Army Ship Named for Beaufort Native

Bust of Robert Smalls in Beaufort.
Bust of Robert Smalls in Beaufort.

If you're from Beaufort, you may have gone to the school named after Robert Smalls, or driven along the road bearing his name. Soon, soldiers will be heading out to sea on a ship with that same name. After years of lobbying, the Army has decided to honor the Beaufort native by naming its newest cargo ship the Major General Robert Smalls. He'll be the first African American from the Civil War to receive this honor.

In 1862, a slave serving as a pilot on a Confederate ship called the Planter did the unthinkable. He stole it. Robert Smalls escaped with his family and some friends to Union-controlled water off of Hilton Head Island, and delivered the gunboat to the Union Army.

"They were telling everyone he's a slave. He doesn't know anything, and he steals the whole ship with all the information and ammunition on board," said Mae Mendoza of the USCB library.

The plot instantly made national headlines, and helped launch an impressive career. Smalls served a vital role in Reconstruction, eventually serving in the US House of Representatives. To honor that storied career, the US Army christening the ship in his name late next month. "That is fantastic, I can't think of a greater honor for Robert Smalls," said Mendoza.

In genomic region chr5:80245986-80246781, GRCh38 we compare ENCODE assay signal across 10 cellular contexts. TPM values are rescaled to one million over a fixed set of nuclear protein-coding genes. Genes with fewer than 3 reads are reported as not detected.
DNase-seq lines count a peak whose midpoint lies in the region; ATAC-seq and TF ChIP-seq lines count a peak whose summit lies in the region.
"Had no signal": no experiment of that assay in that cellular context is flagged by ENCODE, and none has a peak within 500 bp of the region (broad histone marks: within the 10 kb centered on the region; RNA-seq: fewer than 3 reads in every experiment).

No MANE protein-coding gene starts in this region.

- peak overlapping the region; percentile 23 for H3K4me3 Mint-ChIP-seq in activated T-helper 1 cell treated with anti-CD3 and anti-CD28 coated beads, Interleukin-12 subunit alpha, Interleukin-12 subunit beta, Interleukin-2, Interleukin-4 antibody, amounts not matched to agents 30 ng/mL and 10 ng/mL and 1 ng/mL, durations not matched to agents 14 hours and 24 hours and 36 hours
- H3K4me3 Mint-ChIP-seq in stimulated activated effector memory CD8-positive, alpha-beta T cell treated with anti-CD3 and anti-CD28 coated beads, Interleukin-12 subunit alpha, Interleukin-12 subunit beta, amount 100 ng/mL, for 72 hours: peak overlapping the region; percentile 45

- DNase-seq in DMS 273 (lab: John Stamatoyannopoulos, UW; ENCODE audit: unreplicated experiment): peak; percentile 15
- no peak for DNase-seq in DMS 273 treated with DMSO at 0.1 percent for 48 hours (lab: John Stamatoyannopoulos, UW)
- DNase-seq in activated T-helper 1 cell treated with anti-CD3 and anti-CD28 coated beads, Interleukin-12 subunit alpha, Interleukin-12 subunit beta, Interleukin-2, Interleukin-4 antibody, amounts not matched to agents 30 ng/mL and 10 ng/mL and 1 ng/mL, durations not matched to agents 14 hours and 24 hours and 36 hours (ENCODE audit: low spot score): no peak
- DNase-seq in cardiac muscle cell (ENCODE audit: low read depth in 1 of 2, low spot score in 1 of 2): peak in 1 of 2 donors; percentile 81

Some of the people who've studied up on Smalls and what he did for the Union army say they hope that naming a ship after him will inspire people who still live in and around Beaufort. "Whenever you look at an individual like Robert Smalls, who was born a slave and accomplished all that he accomplished with his limited education--he was basically self-taught--certainly that should inspire others to excel and be all that they can be," said Rev. Kenneth Hodges of Tabernacle Baptist.

The ship will be christened on April 21 in Mississippi. If you're interested in Robert Smalls memorabilia, there's a brand new room dedicated to him at Ly Bensons studio in Beaufort.

Reported by: Chris Cowperthwaite,